Why quality of care and patient satisfaction should matter to your agency
As patient satisfaction surveys begin to affect Medicare reimbursement for physicians and hospitals, EMS agencies should consider ways to improve care and reduce costs
The following is paid content sponsored by EMS Management & Consultants.
By EMS1 BrandFocus Staff
It doesn’t cost anything to be nice, as the old saying goes, and a little compassion can go a long way when it comes to patient care and satisfaction.
No initiatives currently impact EMS reimbursement based on a patient satisfaction survey score, but as Medicare reimbursements to hospitals and physicians are increasingly structured according to these scores, it’s likely that EMS agencies will have to start measuring and reporting them as well.
Surveys to measure patient satisfaction scores take into consideration such things as communication and responsiveness of the healthcare personnel, cleanliness and quietness of the environment, pain management, providing clear instructions regarding discharge and medications and whether the patient would recommend the care provider to others.
These elements will be especially pertinent as EMS agencies work with hospitals to help them meet their “Triple Aim” goals under the Affordable Care Act. Simply put, the Triple Aim means improving overall health care for individuals and improving the patient experience (including quality of care and patient satisfaction) while also reducing costs.
What does this mean for EMS?
How can your agency begin building a foundation for a successful Triple Aim effort? Start with an extra dose of kindness. Patients want caregivers to listen, to empathize with them and to treat them with courtesy and respect.
Clear communication is paramount. While healthcare providers are concentrating on providing the best in technology, evidence-based medical protocols and safety, communication skills must remain a critical piece of the pie.
Most health care providers, particularly EMS, don’t think about the patient being a customer, said Kim Stanley, chief customer officer for EMS Management & Consultants, but providers are becoming much more aware that that person is a customer and that they could shop elsewhere for their health care needs. Remember that family, friends and bystanders are customers, too, and their opinions count as well.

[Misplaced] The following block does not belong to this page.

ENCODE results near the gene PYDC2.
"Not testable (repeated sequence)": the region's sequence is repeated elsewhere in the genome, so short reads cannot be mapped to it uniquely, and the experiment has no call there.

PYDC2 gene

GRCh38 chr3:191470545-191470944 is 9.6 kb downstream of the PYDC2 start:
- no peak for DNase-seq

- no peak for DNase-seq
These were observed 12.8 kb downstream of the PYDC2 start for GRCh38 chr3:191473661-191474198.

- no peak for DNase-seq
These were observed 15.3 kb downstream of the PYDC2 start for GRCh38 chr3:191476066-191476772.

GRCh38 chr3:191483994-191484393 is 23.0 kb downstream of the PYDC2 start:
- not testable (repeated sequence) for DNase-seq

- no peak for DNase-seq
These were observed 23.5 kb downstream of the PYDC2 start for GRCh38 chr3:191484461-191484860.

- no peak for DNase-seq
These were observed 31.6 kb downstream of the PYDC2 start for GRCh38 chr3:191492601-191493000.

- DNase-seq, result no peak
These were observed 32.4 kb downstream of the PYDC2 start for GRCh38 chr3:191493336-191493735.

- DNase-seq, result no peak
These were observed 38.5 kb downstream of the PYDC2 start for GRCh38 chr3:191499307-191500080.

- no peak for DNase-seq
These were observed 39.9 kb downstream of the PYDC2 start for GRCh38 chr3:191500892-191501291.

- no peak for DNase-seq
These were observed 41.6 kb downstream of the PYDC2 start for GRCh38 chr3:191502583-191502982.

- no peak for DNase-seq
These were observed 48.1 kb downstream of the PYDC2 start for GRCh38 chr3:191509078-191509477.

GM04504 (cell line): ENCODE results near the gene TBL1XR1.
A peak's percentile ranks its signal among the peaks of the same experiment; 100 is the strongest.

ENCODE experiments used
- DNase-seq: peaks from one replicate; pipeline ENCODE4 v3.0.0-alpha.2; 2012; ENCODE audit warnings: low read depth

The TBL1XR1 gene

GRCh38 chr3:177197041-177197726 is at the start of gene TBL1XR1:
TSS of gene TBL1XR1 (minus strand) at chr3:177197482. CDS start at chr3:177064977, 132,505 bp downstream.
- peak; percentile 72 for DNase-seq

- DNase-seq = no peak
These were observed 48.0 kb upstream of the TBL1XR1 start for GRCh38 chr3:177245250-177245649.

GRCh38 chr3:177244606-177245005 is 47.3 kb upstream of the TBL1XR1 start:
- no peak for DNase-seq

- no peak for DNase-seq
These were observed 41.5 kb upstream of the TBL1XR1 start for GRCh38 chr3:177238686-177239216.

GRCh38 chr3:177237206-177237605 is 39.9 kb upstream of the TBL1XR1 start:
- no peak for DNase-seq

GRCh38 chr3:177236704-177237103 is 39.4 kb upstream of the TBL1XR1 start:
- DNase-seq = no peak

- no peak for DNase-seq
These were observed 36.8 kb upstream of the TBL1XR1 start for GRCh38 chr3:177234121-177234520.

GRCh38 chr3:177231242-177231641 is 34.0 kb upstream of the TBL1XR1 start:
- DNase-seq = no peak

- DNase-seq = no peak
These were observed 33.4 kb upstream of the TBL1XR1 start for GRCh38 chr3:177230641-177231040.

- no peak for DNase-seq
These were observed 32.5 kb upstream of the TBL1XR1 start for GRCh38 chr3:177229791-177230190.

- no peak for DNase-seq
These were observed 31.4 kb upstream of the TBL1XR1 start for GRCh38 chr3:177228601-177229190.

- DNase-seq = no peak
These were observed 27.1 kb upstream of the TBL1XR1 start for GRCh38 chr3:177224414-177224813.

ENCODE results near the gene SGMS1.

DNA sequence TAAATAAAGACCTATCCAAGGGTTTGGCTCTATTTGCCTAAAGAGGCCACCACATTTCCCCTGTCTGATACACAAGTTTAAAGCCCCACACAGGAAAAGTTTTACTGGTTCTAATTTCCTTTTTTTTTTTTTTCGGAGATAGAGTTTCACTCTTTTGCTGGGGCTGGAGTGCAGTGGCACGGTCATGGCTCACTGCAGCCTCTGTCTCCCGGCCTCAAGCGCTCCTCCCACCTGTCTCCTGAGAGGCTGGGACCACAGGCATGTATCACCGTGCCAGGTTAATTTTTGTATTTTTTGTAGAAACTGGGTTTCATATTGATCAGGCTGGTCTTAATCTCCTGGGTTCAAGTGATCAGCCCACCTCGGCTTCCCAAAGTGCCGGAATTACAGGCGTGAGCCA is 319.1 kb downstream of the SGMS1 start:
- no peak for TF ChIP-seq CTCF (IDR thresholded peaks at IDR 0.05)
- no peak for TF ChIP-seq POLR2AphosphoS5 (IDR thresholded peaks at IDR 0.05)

Stanley recommends focusing on communication skills and showing empathy to ensure patient satisfaction. Explain things to patients and their family members in lay terms so that they understand what’s happening. Let your patients know you care about them and their health, and treat them with kindness.
Research supports that improving the way that you communicate with the patient improves both outcomes and perception. They feel better informed, safer in their environment, less anxious and more satisfied with the service.
“There’s certainly a comfort element, especially in EMS,” Stanley said. “When you’re dealing with the patient is usually the worst day of that patient’s life.”
What can your agency do to measure patient satisfaction?
Get ahead of the game. Begin to emphasize patient satisfaction in your training protocols and incorporate patient satisfaction surveys into your process before these scores become part of the reimbursement process.
Take a cue from hospitals and ask your patients how you’re doing. Create a patient satisfaction survey that asks a series of questions about the patient’s experience from first contact with EMS, including dispatch, the care that they were provided, the cleanliness of the ambulance, how prompt and how helpful the dispatch and EMT personnel were and even billing.
Here are a few sample questions:
- How helpful was the person you called for ambulance services?
- How courteous/professional were the medics who arrived with the ambulance?
- Rate the extent to which the medics listened to you/kept you informed of your treatment.
- Rate the cleanliness of the ambulance.
- How satisfied are you with the care that was provided?
- Do you feel that the services received were worth the fees charged?
How and when the surveys are delivered matters. During or after billing is probably not the best time to get the patient’s feedback. Most survey companies call the patient seven to 10 days after the services are delivered but before they get the bill.
Phone contact often yields better results than a mailed or online survey, as written surveys get very little response – and most people take the time to write something only if they’ve had a bad experience. In addition, the personal touch of a phone call demonstrates an effort to build a relationship with the patient and makes responding more convenient.
Engaging a consultant can help your agency with these efforts as well. Outsourcing billing to a third party can relieve the administrative burden of follow-up and allow your agency to focus on the core functions of patient care and customer service. EMS Management & Consultants, which offers third-party billing services, also can provide patient satisfaction surveys as an added value to its customers.
Most of us got into this profession to help people. It doesn’t cost anything to be kind or have a positive attitude on the job. Although patient satisfaction is not currently a metric that determines EMS payments, hospitals and physicians are already using surveys to follow up and improve their quality of care. Building strong rapport with patients, family members and the community at large can help boost patient satisfaction and ultimately revenue.